After dropping out, Ny was at a loss as to what direction his life might take. This changed in 1997, when a friend who had attended a training course at Wat Than Pagoda introduced him to an organisation called Maryknoll.
The organisation offered training programmes to the disabled, and to his delight, Ny was selected as one of 15 students for a one year course in English and computer skills.
At the end of the year, Ny was ranked first in his class. Thanks to an incentive programme offered by the organisation, he was offered a job as a typist and paid $60 a month.
He immediately impressed the organisation with his practical skills and positive attitude, and was promptly made an administrative assistant.
In the year 2000, he felt like it was time to repay the kindness that had been shown him. He rented a large property and began to take care of children from broken or impoverished homes, orphans and victims of domestic violence. He was not aligned with any organisation, but relied contributions from philanthropists he had met through his work, and visiting tourists.
He added that at that time he was raising about 30 children. He often borrowed money to keep them fed and pay the rent on the property.
In 2007, he married the love of his life, and in 2012, closed down his orphanage and opened an English school
near Pangsey Market in Tuol Ampil commune, Baset district, Kampong Speu province.
He taught his students for free, although the survival of he and his wife was once again dependant on his philanthropist contacts.
By early 2015, he was beginning to tire, after years of playing the role of a father, a sponsor, a teacher and a communicator, and doing most of the work alone. It means that he does everything alone. He made the decision that his family – by now, he and his wife had four children – to his wife’s hometown in Prey Sbat village, Trapaing Thom Khang Choeung commune, Tram Kak district, Takeo province.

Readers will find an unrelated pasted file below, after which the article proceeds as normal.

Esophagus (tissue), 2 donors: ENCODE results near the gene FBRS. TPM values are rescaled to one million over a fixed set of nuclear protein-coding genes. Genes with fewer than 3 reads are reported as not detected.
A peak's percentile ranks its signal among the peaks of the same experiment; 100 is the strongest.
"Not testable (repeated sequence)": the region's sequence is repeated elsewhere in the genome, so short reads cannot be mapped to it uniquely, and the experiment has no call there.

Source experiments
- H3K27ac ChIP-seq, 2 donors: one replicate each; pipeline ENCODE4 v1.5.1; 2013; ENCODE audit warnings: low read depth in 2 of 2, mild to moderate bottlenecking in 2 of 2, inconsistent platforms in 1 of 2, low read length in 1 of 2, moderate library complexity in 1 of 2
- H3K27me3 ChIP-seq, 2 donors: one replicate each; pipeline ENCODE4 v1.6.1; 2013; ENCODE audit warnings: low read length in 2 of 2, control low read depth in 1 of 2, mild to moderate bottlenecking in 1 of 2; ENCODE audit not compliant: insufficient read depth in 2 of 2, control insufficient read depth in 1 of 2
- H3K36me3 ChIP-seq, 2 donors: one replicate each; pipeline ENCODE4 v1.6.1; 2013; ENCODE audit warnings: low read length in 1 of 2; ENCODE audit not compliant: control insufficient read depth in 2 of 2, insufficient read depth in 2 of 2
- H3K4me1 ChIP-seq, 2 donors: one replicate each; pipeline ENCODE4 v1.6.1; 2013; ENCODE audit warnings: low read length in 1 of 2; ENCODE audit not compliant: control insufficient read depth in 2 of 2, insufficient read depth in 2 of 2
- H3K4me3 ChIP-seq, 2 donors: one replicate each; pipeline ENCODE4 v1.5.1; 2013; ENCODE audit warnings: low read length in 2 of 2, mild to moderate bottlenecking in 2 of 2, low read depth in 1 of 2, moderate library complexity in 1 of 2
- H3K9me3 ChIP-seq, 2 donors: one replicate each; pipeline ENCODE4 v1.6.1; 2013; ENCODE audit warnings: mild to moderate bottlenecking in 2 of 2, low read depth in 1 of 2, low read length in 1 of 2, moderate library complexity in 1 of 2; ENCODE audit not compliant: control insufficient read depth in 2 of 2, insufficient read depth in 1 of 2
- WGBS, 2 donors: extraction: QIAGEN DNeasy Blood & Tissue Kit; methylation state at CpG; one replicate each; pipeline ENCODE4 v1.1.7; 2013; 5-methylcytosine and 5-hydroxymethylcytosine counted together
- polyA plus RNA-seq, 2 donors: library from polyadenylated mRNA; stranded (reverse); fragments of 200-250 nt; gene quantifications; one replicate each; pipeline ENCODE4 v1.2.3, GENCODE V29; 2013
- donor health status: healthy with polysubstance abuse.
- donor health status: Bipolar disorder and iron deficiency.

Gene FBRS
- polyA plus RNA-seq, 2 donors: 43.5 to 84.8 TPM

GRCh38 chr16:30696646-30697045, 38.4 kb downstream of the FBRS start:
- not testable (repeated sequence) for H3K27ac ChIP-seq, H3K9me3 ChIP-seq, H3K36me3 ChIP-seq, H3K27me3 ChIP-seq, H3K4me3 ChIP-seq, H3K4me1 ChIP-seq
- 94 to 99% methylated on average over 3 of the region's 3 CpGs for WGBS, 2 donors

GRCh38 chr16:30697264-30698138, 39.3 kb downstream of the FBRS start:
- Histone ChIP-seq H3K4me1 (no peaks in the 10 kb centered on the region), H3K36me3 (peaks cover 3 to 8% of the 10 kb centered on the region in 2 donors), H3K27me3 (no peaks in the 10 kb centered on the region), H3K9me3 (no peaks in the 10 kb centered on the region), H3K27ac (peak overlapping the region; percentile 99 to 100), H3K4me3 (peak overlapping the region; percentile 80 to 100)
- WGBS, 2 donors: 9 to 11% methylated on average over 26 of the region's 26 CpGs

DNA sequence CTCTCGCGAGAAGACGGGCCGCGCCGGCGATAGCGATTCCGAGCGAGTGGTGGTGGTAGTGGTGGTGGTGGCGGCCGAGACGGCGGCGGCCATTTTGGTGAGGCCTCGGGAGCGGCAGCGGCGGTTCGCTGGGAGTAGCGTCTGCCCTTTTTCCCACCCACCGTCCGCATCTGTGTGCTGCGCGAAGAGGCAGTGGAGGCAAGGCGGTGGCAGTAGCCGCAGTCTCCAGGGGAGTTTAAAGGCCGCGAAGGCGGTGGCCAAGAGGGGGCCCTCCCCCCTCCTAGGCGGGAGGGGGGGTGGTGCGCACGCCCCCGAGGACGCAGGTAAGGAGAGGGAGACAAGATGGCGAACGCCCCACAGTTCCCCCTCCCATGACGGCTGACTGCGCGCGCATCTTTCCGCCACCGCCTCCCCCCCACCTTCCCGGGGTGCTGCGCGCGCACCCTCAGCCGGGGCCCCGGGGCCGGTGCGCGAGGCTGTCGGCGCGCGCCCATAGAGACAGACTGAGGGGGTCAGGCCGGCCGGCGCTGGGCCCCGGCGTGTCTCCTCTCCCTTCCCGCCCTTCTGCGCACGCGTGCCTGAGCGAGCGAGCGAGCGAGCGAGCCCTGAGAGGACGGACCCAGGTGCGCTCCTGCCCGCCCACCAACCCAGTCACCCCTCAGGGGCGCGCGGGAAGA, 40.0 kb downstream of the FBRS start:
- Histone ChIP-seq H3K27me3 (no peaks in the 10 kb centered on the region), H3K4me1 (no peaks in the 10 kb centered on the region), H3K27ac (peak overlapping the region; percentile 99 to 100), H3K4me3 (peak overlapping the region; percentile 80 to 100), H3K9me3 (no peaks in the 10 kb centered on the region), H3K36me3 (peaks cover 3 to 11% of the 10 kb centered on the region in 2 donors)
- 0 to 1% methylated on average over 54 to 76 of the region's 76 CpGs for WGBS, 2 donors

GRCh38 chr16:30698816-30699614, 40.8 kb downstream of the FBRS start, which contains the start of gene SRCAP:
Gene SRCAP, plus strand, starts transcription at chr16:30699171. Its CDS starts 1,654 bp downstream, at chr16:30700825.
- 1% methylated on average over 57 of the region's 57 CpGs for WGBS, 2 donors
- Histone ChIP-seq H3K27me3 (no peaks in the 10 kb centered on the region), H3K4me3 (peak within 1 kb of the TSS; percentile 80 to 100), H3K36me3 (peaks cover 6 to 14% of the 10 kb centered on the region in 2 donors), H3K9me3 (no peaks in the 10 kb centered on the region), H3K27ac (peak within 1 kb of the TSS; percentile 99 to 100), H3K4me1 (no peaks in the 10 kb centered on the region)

There, the children of the villagers knew that he had been an English teacher, and begged him for lessons. Fearing, he was too tired for such work, he rebuffed their entreaties for several months, until finally, in April 2015, he relented.
The return of the teacher
At first, he would sit on his bed and gather the children around him. Because he had no whiteboard, he would write on the walls of the house to illustrate his lessons.
Despite the lack of desks and chairs, the number of children coming to learn kept increasing. He moved his lessons into a large cowshed on his property. Despite to mud and the smell of cattle, the students were attentive and desperate to learn. This spurred him on to greater efforts.
“It was then that good fortune found me. The father of one of my students had opened a school nearby, but unfortunately, it hadn’t worked out, and he had had to close. His son complained to him that I had no desks and chairs. The father took pity on me and donated the things I needed to create a real classroom,” he said.
His joy at receiving the tables and chairs soon turned to dismay as the Covid-19 pandemic swept across the nation. All gatherings were banned, and he was forced to dismiss his students.